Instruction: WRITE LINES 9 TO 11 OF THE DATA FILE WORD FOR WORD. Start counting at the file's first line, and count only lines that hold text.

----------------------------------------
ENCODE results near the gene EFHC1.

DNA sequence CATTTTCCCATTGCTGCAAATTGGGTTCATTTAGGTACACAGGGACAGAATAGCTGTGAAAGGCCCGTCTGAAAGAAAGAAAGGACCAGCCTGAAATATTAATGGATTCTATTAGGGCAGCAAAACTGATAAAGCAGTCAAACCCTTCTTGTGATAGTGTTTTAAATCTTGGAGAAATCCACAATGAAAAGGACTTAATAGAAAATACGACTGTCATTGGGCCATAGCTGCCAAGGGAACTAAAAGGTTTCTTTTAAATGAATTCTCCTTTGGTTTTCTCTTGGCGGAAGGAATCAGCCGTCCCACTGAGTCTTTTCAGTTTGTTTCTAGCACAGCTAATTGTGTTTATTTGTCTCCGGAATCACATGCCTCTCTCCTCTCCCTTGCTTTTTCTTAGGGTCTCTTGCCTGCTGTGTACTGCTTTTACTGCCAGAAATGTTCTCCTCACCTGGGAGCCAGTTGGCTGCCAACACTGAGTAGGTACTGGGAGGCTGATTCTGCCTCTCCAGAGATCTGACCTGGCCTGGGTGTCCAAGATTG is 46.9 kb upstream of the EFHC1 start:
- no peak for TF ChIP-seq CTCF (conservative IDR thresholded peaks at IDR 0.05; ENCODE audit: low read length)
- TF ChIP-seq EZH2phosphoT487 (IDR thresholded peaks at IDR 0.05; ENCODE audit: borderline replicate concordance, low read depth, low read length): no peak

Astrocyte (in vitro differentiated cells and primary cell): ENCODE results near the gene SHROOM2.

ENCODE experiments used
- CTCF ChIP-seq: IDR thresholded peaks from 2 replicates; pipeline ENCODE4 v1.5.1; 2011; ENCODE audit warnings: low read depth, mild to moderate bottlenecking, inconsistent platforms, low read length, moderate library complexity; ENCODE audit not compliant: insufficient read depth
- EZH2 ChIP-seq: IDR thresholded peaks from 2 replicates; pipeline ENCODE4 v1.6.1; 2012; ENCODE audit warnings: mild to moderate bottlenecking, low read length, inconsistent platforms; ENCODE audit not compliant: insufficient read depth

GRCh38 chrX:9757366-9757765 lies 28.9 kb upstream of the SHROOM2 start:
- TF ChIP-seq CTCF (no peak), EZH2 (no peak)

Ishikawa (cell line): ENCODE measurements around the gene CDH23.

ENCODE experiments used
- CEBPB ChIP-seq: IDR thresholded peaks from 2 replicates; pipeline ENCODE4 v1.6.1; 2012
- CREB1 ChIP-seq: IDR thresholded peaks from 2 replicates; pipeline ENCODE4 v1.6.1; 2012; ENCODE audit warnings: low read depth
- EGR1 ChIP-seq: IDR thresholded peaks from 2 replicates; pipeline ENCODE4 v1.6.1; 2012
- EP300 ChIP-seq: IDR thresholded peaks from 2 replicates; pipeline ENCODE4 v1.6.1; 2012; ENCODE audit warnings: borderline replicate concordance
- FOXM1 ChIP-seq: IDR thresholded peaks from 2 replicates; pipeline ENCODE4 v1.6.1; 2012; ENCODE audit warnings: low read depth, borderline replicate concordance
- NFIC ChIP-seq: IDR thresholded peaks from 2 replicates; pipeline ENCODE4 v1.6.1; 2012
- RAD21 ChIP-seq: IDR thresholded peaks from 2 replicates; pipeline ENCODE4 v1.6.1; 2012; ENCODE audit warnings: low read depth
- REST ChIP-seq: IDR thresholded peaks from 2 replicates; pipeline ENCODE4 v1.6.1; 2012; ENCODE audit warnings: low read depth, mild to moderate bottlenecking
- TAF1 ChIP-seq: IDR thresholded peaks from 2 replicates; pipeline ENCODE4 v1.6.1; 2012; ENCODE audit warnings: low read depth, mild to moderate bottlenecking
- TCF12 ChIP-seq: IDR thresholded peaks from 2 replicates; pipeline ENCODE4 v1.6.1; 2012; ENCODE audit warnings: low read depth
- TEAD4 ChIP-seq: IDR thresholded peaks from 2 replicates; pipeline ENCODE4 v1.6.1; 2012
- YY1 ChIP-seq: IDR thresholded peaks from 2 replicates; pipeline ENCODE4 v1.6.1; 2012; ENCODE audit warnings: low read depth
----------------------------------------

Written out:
GRCh38 chrX:9757366-9757765 lies 28.9 kb upstream of the SHROOM2 start:
- TF ChIP-seq CTCF (no peak), EZH2 (no peak)

Ishikawa (cell line): ENCODE measurements around the gene CDH23.